Former President Bill Clinton conceded Thursday that his successor knows the economy isn't "fixed" -- though he argued President Obama still offers a better plan than Mitt Romney for getting out of the rut.
"Governor Romney's argument is 'we're not fixed, so fire him and put me in.' It is true, we're not fixed," Clinton said at a campaign stop with Bruce Springsteen in Parma, Ohio. "When President Obama looked into the eyes of that man who said in the debate, 'I had so much hope four years ago and I don't now,' I thought he was going to cry because he knows that it's not fixed."
Clinton was referring to a former Obama voter who, at Tuesday's debate, said he's not as "optimistic" this year as he was in 2008.
Romney's campaign swiftly seized on Clinton's comment, suggesting it supports what they've been saying all along. It follows Vice President Biden saying the middle class has been "buried" over the last four years.
"We agree with former President Bill Clinton. The economy has not been fixed under President Barack Obama," Romney spokesman Ryan Williams said in a statement. "Today, more than 23 million Americans are struggling for work, poverty has increased and food stamps are at record levels. Mitt Romney believes we can do better by creating 12 million new jobs with higher take-home pay, cutting spending to put our nation on course for a balanced budget, and actually fixing our economy."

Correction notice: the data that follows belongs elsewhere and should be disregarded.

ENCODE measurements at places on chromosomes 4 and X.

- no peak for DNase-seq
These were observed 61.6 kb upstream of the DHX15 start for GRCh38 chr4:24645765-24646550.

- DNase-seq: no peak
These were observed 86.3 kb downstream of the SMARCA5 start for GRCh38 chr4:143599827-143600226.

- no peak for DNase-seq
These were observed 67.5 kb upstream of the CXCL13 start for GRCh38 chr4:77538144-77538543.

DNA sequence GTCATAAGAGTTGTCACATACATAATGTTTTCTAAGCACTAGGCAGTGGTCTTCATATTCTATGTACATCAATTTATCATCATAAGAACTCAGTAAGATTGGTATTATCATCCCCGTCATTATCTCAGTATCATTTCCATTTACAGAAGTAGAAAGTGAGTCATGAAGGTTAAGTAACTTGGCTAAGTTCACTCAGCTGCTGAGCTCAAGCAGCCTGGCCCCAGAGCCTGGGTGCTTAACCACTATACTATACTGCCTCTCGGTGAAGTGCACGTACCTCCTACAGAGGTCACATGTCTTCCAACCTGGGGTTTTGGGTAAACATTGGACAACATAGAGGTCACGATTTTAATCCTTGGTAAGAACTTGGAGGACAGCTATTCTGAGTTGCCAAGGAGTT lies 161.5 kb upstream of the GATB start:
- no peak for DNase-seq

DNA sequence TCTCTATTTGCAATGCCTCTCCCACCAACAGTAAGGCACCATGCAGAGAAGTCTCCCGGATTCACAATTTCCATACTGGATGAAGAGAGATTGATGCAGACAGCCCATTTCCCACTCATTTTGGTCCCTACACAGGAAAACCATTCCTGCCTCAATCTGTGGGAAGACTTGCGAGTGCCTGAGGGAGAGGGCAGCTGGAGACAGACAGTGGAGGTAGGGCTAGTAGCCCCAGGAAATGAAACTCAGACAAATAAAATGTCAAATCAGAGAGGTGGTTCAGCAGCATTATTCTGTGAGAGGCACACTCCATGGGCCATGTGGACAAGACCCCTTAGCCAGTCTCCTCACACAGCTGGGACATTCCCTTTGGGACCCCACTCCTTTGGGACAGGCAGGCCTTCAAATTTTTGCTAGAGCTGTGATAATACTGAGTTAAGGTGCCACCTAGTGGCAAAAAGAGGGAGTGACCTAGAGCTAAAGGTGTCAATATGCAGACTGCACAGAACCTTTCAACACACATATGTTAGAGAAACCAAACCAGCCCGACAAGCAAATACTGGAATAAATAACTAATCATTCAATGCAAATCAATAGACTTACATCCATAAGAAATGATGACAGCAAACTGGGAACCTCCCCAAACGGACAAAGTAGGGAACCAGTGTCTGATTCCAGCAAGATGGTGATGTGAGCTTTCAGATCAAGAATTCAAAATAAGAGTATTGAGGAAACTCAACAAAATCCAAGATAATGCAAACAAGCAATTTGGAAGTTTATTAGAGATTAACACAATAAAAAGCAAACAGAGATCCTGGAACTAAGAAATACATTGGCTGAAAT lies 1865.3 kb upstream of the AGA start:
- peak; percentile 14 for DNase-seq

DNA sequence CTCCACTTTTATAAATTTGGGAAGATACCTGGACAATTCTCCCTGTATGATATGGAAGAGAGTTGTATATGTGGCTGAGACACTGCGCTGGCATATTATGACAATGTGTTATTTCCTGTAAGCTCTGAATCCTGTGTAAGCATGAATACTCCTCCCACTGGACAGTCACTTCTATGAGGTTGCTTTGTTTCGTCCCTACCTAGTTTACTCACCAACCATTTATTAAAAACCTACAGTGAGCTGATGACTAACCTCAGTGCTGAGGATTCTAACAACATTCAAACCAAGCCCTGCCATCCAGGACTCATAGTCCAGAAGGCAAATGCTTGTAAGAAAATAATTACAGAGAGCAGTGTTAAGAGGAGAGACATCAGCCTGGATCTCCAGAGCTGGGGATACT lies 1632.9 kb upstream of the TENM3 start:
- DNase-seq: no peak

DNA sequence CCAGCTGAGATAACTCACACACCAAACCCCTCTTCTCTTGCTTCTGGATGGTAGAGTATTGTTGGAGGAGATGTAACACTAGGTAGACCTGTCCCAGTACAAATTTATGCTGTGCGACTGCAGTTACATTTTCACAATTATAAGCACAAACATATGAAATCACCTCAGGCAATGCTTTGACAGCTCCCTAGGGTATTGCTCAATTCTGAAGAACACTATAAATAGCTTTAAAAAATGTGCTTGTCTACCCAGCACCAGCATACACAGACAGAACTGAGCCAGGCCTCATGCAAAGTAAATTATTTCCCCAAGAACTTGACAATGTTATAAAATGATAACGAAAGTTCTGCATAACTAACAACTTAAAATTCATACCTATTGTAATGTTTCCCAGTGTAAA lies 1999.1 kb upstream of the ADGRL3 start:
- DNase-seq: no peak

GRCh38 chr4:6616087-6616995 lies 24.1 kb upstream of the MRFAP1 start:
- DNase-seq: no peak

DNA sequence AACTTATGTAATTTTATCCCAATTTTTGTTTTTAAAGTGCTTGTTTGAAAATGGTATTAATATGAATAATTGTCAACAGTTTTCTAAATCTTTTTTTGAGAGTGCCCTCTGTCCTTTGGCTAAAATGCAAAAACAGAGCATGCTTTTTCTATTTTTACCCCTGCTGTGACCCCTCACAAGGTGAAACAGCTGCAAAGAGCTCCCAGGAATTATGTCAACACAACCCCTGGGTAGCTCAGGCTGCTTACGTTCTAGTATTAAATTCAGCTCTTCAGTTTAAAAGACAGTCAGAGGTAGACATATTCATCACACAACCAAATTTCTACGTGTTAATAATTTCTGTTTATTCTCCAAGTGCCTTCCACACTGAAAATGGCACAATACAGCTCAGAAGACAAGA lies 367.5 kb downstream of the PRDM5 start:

And Paul Ryan says he agrees with the former president's assessment of the economy as well. "He is right. And you kno wwhat, if the president can't fix Washington from the inside, if the middle class has been buried for the last four years and if the economy is not fixed, it is time we change presidents and elect Mitt Romney the next President of the United States!" Ryan said to a crowd of over 3,600 at the Lee County Sports Complex in South Ft. Myers, Fla.
Clinton, though, heaped plenty of criticism on Romney and praise on Obama during his Ohio pep talk.
He claimed Republicans were rooting for a high unemployment rate and were "crushed" when it fell to 7.8 percent last month. The former president said that even though the economy's not "fixed," the private sector has nevertheless been bouncing back under Obama.
Ryan said the former president's comments are among a string of "revealing" moments from the Democratic party.
"You know the president and his allies have said a few revealing things lately," Ryan said. "On Univision a couple weeks ago, President Obama said 'he can't change Washington from the inside.' Isn't that why we elect presidents? Vice President Bide the other day said the middle class is 'buried.' That is one shovel-ready project that this administration can take credit for."